Kasem launched the hit radio countdown program “American Top 40,” and he was the voice of Shaggy on the animated series “Scooby Doo”
Legendary radio icon Casey Kasem, who became a household name as host of the “American Top 40” countdown and as the voice of Shaggy on the animated series “Scooby Doo,” died Sunday after a long illness. He was 82.
Kasem suffered from Lewy body disease, a progressive form of dementia, which left him unable to speak, eat or move on his own. He was transferred to hospice care in Washington state shortly before his death following a weeks long bitter battle between wife Jean Kasem and his kids over his medical care.
In a statement to TheWrap, an attorney for Kasem's children confirmed: “Casey Kasem passed away at 3:23 AM this morning at St. Anthony's Hospital in Gig Harbor, WA. He was surrounded by Kerri, Mike, Julie and close family and friends. No cause of death given at this time.”
Kerri Kasem, his daughter, first confirmed the news on her Facebook page Sunday morning.
“Early this Father's Day morning, our dad Casey Kasem passed away surrounded by family and friends,” Kerri Kasem wrote. “Even though we know he is in a better place and no longer suffering, we are heartbroken. Thank you for all your love, support and prayers. The world will miss Casey Kasem, an incredible talent and humanitarian; we will miss our Dad. With love, Kerri, Mike and Julie.”
On Jul. 4, 1970, Casey rose to fame as the host national radio show “American Top 40.” The weekly program, which featured Kasem counting down the most popular songs in the country, became a smash hit and remained on the air until 1988. Kasem re-launched the show in 1998, which Ryan Seacrest currently hosts.
Kasem was also the voice of Shaggy on the animated series “Scooby Doo,” and he had parts in several movies including the 1967 film “Mouth,” “Knife” in 1969 and he had a small role in “The Cycle Savages,” which starred Bruce Dern, according to Kasem's IMDB page.
Born Kemal Amin Kasem on April 27, 1932 in Detroit, Michigan, Kasem was the son of Lebanese immigrant parents.
A graduate of Wayne State University in Detroit, Kasem began his radio career in Flint, Michigan in the early 1950s. He was soon drafted into the Army and served in Korea, where he worked as a disc jockey and announcer on the Armed Forces Radio Korea Network.
Once he returned to the U.S., Kasem continued to develop his radio skills, first working as a DJ at radio stations in San Francisco, Oakland, Cleveland, Buffalo and Los Angeles.
The radio personality's final years were marred by a bitter family dispute over his care, between his wife Jean and his children from an earlier marriage.
In May of 2014, Kasem's children reported him missing, prompting Los Angeles Superior Court Judge Daniel S. Murphy to order an investigation into the star's whereabouts. An attorney representing Jean told the judge that Kasem was out of the country, but could not offer specifics as to where he might be.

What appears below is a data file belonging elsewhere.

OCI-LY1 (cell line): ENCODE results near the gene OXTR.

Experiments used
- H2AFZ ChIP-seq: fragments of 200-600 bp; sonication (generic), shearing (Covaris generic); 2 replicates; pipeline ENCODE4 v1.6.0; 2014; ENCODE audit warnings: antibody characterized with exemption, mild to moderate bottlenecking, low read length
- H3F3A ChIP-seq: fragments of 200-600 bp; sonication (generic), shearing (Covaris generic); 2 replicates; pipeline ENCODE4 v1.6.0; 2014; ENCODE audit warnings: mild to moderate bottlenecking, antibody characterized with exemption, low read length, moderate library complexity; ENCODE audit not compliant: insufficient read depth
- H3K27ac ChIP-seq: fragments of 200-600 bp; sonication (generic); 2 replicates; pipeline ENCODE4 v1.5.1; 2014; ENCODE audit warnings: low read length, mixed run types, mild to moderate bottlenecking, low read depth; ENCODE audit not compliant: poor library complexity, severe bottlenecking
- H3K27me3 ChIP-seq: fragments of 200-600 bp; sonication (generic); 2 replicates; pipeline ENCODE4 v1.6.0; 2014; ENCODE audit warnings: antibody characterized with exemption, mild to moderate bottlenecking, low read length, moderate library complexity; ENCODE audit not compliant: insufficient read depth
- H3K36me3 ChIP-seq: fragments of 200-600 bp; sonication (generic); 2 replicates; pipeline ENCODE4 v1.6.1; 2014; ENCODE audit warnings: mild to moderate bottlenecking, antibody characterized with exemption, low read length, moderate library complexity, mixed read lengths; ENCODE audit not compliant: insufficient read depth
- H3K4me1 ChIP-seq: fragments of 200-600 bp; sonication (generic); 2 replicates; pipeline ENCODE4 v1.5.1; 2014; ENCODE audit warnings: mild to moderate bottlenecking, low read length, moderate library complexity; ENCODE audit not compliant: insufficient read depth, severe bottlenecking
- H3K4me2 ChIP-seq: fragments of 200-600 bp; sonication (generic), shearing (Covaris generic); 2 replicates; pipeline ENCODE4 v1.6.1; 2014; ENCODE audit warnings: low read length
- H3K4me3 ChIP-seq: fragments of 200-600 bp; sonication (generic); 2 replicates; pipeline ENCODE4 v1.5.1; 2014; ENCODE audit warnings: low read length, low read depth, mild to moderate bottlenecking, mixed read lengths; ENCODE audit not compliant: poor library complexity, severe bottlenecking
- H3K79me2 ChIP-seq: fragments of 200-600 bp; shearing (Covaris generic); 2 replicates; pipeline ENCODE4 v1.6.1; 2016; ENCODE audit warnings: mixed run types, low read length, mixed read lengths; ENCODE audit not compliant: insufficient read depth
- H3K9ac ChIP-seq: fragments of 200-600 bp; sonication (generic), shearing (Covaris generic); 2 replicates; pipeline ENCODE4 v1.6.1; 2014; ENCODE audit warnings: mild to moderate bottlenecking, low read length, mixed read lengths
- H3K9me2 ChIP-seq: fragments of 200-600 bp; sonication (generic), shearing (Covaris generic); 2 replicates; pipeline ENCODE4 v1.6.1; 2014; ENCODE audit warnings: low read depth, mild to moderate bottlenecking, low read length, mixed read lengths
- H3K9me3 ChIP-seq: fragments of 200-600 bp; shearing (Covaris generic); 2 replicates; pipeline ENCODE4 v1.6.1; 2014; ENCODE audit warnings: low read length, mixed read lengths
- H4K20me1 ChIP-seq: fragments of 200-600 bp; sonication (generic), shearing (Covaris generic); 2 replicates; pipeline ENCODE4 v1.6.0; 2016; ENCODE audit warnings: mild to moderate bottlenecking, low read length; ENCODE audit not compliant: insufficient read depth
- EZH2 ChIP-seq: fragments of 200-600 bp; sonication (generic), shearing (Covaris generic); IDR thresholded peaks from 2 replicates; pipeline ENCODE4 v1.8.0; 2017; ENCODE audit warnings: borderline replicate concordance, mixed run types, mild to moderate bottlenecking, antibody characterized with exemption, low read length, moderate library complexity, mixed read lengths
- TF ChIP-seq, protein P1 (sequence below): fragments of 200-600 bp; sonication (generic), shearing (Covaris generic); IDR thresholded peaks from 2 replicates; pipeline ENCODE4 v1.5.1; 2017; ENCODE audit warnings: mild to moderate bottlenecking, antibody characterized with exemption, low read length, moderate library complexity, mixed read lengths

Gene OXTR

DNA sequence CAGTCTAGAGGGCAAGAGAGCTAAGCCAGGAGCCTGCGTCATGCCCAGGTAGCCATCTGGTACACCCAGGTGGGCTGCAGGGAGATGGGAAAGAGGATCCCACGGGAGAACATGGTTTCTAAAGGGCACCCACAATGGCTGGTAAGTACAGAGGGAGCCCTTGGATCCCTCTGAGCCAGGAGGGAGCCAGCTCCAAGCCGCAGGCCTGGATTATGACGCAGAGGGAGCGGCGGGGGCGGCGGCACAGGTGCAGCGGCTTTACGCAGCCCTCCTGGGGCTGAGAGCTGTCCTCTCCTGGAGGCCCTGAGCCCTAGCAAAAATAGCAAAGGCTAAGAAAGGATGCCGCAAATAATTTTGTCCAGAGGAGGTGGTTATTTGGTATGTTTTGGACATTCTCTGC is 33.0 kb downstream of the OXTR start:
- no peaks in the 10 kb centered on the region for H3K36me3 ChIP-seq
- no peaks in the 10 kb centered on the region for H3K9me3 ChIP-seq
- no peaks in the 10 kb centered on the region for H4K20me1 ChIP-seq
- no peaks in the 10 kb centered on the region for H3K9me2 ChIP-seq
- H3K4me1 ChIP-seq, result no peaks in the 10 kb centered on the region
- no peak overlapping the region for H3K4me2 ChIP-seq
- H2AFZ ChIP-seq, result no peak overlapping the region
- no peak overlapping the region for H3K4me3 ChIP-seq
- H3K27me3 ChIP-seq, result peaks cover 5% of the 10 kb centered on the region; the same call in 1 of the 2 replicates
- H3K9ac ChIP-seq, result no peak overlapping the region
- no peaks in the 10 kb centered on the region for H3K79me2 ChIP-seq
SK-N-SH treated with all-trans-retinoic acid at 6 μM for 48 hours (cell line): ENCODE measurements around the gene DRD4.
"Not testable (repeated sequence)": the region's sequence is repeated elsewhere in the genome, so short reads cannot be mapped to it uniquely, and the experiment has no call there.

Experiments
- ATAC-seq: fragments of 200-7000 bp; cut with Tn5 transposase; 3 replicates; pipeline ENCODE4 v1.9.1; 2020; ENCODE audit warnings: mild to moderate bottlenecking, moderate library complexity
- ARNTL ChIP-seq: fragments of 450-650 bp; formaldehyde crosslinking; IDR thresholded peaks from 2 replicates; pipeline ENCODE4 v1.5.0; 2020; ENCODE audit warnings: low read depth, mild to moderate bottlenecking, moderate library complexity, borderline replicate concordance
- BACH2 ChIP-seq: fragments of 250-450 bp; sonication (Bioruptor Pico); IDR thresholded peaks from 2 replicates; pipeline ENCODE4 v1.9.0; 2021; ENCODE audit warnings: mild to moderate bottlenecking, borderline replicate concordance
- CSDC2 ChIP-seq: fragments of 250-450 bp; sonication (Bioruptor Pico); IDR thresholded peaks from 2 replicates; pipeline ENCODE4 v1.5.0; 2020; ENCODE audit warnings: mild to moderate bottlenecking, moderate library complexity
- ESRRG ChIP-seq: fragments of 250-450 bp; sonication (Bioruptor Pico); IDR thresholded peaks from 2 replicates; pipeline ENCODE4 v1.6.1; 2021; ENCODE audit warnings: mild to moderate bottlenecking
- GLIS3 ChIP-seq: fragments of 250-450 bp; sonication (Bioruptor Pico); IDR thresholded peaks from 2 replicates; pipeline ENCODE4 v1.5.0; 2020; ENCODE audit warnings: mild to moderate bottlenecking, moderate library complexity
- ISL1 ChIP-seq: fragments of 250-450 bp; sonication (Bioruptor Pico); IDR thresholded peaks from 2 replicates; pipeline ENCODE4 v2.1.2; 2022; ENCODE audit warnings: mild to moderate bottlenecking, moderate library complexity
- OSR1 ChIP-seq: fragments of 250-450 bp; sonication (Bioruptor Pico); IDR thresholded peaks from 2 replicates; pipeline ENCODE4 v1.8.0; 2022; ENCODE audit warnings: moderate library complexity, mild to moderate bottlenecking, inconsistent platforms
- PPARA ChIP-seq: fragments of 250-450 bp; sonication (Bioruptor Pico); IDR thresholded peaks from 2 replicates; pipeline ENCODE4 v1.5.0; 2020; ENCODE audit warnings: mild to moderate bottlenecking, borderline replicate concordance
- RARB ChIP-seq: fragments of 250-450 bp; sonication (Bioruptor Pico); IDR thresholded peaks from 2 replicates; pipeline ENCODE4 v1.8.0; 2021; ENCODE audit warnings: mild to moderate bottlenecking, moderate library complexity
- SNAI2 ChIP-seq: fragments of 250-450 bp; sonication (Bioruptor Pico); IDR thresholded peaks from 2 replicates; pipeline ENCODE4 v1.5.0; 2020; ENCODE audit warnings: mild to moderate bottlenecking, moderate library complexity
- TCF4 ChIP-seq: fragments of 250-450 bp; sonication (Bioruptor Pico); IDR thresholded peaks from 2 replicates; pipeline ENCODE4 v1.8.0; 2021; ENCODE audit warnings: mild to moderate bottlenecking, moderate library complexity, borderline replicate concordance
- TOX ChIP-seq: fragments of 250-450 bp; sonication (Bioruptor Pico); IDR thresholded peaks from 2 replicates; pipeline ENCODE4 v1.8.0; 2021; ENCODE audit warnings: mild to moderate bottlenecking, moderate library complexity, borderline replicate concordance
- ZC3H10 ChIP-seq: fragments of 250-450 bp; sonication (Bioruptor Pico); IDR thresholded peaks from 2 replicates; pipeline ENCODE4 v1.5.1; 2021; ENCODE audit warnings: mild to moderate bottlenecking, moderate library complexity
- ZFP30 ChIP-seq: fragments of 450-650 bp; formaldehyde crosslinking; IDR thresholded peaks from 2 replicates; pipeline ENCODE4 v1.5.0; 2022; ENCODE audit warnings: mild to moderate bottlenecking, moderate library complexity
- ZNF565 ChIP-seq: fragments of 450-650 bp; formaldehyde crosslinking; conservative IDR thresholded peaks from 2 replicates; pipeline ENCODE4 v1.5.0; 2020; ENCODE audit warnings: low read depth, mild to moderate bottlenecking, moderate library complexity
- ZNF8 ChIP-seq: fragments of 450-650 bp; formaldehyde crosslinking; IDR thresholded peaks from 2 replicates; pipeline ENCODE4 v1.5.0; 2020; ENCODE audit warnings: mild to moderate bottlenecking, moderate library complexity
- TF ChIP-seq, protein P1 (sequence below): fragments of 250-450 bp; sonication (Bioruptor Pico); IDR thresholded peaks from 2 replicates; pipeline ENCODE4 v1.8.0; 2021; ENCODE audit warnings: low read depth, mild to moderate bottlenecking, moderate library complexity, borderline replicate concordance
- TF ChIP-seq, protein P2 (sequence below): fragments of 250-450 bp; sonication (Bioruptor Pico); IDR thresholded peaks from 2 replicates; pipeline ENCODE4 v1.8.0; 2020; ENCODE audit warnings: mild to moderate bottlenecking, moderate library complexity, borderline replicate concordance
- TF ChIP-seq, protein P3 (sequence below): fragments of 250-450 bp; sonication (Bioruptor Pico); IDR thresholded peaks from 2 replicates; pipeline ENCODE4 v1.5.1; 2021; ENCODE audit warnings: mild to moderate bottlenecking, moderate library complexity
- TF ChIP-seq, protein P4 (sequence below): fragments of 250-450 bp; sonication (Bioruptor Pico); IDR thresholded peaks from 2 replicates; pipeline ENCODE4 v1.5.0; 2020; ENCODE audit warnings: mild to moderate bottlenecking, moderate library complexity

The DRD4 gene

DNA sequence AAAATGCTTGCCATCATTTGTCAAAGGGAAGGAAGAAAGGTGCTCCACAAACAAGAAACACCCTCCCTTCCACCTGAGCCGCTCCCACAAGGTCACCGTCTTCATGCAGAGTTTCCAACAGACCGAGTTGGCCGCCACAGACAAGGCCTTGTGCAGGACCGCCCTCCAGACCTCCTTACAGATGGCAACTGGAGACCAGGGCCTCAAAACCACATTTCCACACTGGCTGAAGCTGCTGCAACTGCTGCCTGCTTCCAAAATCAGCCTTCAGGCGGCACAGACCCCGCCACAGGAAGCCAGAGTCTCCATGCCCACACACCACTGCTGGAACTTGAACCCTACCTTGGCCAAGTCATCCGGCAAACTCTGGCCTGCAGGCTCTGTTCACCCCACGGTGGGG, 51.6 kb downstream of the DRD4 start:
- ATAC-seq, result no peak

Days later, Kasem was found at a friend's residence in Washington state. The sheriff's office in Kitsap County, near Seattle, tracked down the ailing broadcaster, who was with Jean. Sheriff's officials said Kasem appeared to be in good condition. ”We know he has an affliction, but he was alert, upright, dressed, groomed and cognizant of what was going on,” Deputy Scott Wilson told Fox News. “We see a lot of at-risk adults and children. This wasn't anywhere close to being suspicious.”
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A short time later, a judge granted his daughter Kerri Kasem expanded powers to look into the entertainer's health. The family saga continued to take a series of bizarre turns.
On May 30, the family lambasted Jean in an exclusive statement to TheWrap. ”Jean is intentionally causing her husband pain by adding further stress which is the worst thing you can do for anybody suffering from dementia,” the statement said. “Within the last year, Kerri, Mike and Julie have been blocked from seeing their father. The few short visits they received, the kids never once mentioned the dispute. They knew any additional stress would be harmful to his condition. Kerri, Mike and Julie are again devastated by Jean's poor judgment.”
A few days later, Jean threw raw meat at Kerri, who brought an ambulance to the home where her father was staying to transport him to the hospital. Casey Kasem was moved to St. Anthony Hospital in Gig Harbor, a suburb of Seattle, on Jun. 1.
A few days later Kasem was transferred to hospice care to live out his final days. Then on Jun. 11, his children were given the go-ahead by a judge in Los Angeles to withhold medication, food and fluids. The decision reversed a ruling that the same judge had handed down just days earlier, ordering the continued feeding of the ailing entertainer, at Jean's request.
The judge said he changed his mind after receiving medical records from Washington, indicating Kasem was not responding to artificial nutrition. “It would be acutely harmful for Mr. Kasem to have nutrition and hydration restored at this time,” the judge said.
On Jun. 12, a spokesman for Kerri told TheWrap that Casey was no longer receiving food, water or nutrients, and that he didn't have much time left.
Casey Kasem died at the age of 82.
Listen to the audio below of Kasem's radio program: